Skip to Main Content

23-year-old Christian Fujita-Miyashiro, who failed field sobriety tests at the scene, is being held without bail after an alcohol-involved pedestrian-auto crash.

The wreck happened near the intersection of Cambridge Street and Flamingo Road. The pedestrian, whose name was not released, was apparently crossing the street against the light and outside a marked crosswalk. The victim, who was a woman in her 50s, was rushed to a nearby hospital after the accident, where she later died.

Traffic was shut down in the area for several hours as authorities investigated the incident.

Pedestrian Accidents

In 2015, almost 130,000 pedestrians were treated in emergency rooms following pedestrian-auto crashes, and over 5,000 of these victims did not survive. Speed is a factor in many of these crashes, as the serious injury/fatality rate is less than 20 percent if the car is travelling 20mph, and well over 70 percent at 40mph. Some of the serious injuries in these crashes include:

  • Broken Bones: These wounds are particularly common in the legs, because most victims are either thrown from the scene or caught between two objects. Even if they heal properly, seriously broken bones often permanently impair mobility.
  • Head Injuries: With no crash helmet or seatbelt for protection, there is nothing to prevent the pedestrian’s head from hitting the pavement or another solid object.
  • Nerve Damage: When most people fall, they naturally extend their arms to break their falls. In high-speed falls, this reaction often results in damage to the nerve bundle under the arms, and like broken bones, this damage is usually permanent.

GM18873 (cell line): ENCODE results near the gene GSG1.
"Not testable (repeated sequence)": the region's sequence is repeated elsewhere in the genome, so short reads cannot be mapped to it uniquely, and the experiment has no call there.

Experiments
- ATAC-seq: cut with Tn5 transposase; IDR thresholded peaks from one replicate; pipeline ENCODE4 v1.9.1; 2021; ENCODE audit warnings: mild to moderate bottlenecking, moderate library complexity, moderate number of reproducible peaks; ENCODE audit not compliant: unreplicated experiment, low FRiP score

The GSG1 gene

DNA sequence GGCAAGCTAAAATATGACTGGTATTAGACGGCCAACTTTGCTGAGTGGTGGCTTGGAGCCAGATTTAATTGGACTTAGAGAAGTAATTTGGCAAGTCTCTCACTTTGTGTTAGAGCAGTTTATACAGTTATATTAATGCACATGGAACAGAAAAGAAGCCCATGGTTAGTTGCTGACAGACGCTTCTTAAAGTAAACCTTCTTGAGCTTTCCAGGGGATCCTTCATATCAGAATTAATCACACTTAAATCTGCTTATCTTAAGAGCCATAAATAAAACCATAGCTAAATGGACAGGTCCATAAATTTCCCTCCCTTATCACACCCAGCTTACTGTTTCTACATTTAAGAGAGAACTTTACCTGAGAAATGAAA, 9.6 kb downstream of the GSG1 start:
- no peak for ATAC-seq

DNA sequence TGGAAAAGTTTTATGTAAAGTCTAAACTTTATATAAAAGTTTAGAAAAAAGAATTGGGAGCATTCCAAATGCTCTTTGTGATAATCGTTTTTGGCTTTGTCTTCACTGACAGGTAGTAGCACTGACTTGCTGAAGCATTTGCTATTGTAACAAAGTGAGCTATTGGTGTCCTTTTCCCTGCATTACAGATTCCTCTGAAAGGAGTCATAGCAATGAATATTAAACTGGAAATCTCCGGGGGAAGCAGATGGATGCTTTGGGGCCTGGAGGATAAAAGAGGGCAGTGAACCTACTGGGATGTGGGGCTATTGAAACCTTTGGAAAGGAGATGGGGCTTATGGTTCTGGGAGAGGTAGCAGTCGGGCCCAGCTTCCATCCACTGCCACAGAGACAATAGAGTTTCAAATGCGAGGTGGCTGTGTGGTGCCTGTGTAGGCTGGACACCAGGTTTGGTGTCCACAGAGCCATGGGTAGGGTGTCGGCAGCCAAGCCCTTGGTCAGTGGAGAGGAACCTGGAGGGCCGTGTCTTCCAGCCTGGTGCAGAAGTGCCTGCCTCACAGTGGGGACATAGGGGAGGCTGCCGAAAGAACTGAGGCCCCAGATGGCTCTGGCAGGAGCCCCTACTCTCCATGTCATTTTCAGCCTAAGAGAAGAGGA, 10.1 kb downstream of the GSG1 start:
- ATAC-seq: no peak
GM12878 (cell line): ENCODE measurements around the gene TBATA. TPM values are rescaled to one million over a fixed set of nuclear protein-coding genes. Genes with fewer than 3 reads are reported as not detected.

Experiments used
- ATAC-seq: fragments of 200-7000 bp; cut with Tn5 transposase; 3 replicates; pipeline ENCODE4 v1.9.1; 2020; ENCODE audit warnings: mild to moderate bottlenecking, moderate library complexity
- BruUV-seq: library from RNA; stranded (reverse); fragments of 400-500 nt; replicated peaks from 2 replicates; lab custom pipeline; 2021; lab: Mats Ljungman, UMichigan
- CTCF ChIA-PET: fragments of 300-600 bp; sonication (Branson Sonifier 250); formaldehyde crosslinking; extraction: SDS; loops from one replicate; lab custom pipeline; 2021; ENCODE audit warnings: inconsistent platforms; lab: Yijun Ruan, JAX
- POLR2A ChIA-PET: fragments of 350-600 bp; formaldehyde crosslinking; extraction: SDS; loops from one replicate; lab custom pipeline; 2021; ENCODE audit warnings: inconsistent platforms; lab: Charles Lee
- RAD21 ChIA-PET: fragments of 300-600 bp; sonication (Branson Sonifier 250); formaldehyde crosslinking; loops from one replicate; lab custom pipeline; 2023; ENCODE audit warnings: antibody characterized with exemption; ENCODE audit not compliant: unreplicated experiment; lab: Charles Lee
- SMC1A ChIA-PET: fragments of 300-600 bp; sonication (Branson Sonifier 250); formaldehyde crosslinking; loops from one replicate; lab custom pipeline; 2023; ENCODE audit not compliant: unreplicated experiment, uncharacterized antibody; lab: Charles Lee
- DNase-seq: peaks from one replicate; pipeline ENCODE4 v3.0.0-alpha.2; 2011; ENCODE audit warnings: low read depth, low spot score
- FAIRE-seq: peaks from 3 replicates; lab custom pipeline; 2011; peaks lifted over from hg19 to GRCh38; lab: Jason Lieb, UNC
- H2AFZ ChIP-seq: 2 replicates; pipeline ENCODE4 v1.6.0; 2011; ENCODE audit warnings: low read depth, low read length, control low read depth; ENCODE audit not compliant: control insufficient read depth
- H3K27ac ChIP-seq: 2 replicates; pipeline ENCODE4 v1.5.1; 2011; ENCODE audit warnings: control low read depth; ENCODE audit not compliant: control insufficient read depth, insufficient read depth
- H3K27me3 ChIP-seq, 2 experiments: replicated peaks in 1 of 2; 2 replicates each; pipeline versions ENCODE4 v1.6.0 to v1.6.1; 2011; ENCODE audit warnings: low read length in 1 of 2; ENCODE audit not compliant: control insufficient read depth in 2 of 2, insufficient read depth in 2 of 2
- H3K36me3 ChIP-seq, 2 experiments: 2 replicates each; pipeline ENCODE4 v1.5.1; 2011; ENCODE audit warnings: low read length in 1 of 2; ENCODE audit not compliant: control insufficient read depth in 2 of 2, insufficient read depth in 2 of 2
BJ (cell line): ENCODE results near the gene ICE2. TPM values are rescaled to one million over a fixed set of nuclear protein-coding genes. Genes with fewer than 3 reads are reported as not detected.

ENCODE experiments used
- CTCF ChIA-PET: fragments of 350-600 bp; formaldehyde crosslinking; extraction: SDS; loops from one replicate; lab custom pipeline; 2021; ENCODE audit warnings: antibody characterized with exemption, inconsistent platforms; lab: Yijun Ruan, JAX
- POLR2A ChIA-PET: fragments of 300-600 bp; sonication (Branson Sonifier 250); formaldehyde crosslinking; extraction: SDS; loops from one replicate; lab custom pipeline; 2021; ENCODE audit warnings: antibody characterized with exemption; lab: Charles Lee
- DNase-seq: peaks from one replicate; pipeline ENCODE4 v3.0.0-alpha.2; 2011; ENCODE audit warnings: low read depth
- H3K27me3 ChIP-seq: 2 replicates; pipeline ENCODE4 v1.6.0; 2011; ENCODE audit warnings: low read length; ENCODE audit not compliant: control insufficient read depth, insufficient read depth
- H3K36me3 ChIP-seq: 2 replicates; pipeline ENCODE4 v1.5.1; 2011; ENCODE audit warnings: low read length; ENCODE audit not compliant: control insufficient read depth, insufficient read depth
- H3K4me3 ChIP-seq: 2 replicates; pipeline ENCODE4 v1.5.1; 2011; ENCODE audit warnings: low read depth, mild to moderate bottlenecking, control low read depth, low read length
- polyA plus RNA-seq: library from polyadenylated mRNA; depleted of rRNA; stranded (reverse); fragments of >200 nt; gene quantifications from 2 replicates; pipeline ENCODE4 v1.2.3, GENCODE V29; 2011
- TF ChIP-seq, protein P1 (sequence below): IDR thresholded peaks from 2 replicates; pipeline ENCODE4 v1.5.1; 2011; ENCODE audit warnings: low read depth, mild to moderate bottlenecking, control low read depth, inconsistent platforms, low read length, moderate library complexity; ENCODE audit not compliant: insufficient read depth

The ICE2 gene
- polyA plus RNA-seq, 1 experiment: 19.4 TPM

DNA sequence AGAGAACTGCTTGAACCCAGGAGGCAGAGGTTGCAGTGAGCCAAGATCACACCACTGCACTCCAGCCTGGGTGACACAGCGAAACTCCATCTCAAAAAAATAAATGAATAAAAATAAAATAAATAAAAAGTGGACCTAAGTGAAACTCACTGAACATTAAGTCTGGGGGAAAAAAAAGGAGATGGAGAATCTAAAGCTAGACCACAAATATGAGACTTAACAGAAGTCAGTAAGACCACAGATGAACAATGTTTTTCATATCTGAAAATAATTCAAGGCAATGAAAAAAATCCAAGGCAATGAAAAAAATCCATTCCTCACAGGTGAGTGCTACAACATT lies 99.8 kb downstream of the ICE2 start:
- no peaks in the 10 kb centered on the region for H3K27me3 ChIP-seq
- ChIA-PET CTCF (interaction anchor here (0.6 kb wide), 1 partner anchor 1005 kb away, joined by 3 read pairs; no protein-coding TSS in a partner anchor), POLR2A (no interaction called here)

Damages in these cases usually includes compensation for economic losses, such as medical bills, and noneconomic losses, such as pain and suffering.

Legal Issues

If a pedestrian jaywalks, insurance company lawyers, who will do anything possible to reduce the victim’s compensation, often turn to the sudden emergency defense, a legal doctrine that’s illustrated in this clip from Tommy Boy.

  • Unexpected Event: The hood fly-up is a true sudden emergency, because these events hardly ever happen. In contrast, a jaywalking pedestrian is more like a stalled car, because these events are commonplace.
  • Reasonable Reaction: Despite the hood fly-up, Tommy would be unable to use the sudden emergency defense in court, because he drove recklessly instead of reacting reasonably.

The damages would be interesting in a hypothetical lawsuit, as Richard’s car had been mostly destroyed by an animatronic deer in a previous scene.

Although a complete liability defense is probably not available in jaywalking pedestrian cases, insurance companies can still use the contributory negligence rule to reduce the amount of compensation to the victim. If both the tortfeasor (negligent driver) and victim are partially at fault, the judge will divide damages between the two parties.

Nevada is a modified comparative fault state with a 51 percent threshold, so to recover a proportional share of damages, the tortfeasor must be at least 51 percent responsible for the car crash.

Rely on an Experienced Attorney

Pedestrian-auto crashes usually cause serious or fatal injuries. For a free consultation with an experienced personal injury lawyer in Las Vegas, contact Naqvi Injury Law. We do not charge upfront legal fees in negligence cases.